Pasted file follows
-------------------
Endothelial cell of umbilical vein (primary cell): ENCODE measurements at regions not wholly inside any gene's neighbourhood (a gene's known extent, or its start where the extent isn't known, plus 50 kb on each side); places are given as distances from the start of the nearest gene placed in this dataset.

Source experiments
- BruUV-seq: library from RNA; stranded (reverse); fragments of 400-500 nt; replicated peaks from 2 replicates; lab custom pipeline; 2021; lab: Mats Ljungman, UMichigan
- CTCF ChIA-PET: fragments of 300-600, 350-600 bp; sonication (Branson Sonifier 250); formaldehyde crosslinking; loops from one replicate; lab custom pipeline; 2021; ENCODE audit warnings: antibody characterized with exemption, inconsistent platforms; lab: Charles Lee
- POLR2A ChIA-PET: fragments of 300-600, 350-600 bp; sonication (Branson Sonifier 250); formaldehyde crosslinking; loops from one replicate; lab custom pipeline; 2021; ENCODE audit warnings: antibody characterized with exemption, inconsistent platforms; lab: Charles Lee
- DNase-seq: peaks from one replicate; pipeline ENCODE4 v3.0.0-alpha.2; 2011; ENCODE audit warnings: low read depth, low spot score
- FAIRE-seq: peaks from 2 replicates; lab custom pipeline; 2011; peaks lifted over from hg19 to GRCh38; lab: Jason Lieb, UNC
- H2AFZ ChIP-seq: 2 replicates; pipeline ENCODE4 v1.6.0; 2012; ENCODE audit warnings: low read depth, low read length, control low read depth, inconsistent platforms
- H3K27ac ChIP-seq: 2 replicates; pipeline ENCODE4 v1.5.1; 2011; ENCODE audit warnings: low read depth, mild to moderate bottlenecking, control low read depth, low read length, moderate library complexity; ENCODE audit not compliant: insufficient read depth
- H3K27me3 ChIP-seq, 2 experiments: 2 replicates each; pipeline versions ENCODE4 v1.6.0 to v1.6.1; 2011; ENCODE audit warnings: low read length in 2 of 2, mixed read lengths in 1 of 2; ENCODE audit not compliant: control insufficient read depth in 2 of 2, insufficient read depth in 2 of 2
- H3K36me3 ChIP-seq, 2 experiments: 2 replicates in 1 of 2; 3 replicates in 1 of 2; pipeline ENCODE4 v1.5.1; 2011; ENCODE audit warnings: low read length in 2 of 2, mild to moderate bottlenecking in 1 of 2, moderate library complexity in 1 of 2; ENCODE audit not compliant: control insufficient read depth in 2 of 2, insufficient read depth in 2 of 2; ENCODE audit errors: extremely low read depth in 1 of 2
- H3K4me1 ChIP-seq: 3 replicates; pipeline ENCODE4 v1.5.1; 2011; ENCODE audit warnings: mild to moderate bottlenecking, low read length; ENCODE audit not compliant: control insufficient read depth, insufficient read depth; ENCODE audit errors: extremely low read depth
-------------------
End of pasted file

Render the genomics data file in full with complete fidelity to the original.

Endothelial cell of umbilical vein (primary cell): ENCODE measurements at regions not wholly inside any gene's neighbourhood (a gene's known extent, or its start where the extent isn't known, plus 50 kb on each side); places are given as distances from the start of the nearest gene placed in this dataset.

Source experiments
- BruUV-seq: library from RNA; stranded (reverse); fragments of 400-500 nt; replicated peaks from 2 replicates; lab custom pipeline; 2021; lab: Mats Ljungman, UMichigan
- CTCF ChIA-PET: fragments of 300-600, 350-600 bp; sonication (Branson Sonifier 250); formaldehyde crosslinking; loops from one replicate; lab custom pipeline; 2021; ENCODE audit warnings: antibody characterized with exemption, inconsistent platforms; lab: Charles Lee
- POLR2A ChIA-PET: fragments of 300-600, 350-600 bp; sonication (Branson Sonifier 250); formaldehyde crosslinking; loops from one replicate; lab custom pipeline; 2021; ENCODE audit warnings: antibody characterized with exemption, inconsistent platforms; lab: Charles Lee
- DNase-seq: peaks from one replicate; pipeline ENCODE4 v3.0.0-alpha.2; 2011; ENCODE audit warnings: low read depth, low spot score
- FAIRE-seq: peaks from 2 replicates; lab custom pipeline; 2011; peaks lifted over from hg19 to GRCh38; lab: Jason Lieb, UNC
- H2AFZ ChIP-seq: 2 replicates; pipeline ENCODE4 v1.6.0; 2012; ENCODE audit warnings: low read depth, low read length, control low read depth, inconsistent platforms
- H3K27ac ChIP-seq: 2 replicates; pipeline ENCODE4 v1.5.1; 2011; ENCODE audit warnings: low read depth, mild to moderate bottlenecking, control low read depth, low read length, moderate library complexity; ENCODE audit not compliant: insufficient read depth
- H3K27me3 ChIP-seq, 2 experiments: 2 replicates each; pipeline versions ENCODE4 v1.6.0 to v1.6.1; 2011; ENCODE audit warnings: low read length in 2 of 2, mixed read lengths in 1 of 2; ENCODE audit not compliant: control insufficient read depth in 2 of 2, insufficient read depth in 2 of 2
- H3K36me3 ChIP-seq, 2 experiments: 2 replicates in 1 of 2; 3 replicates in 1 of 2; pipeline ENCODE4 v1.5.1; 2011; ENCODE audit warnings: low read length in 2 of 2, mild to moderate bottlenecking in 1 of 2, moderate library complexity in 1 of 2; ENCODE audit not compliant: control insufficient read depth in 2 of 2, insufficient read depth in 2 of 2; ENCODE audit errors: extremely low read depth in 1 of 2
- H3K4me1 ChIP-seq: 3 replicates; pipeline ENCODE4 v1.5.1; 2011; ENCODE audit warnings: mild to moderate bottlenecking, low read length; ENCODE audit not compliant: control insufficient read depth, insufficient read depth; ENCODE audit errors: extremely low read depth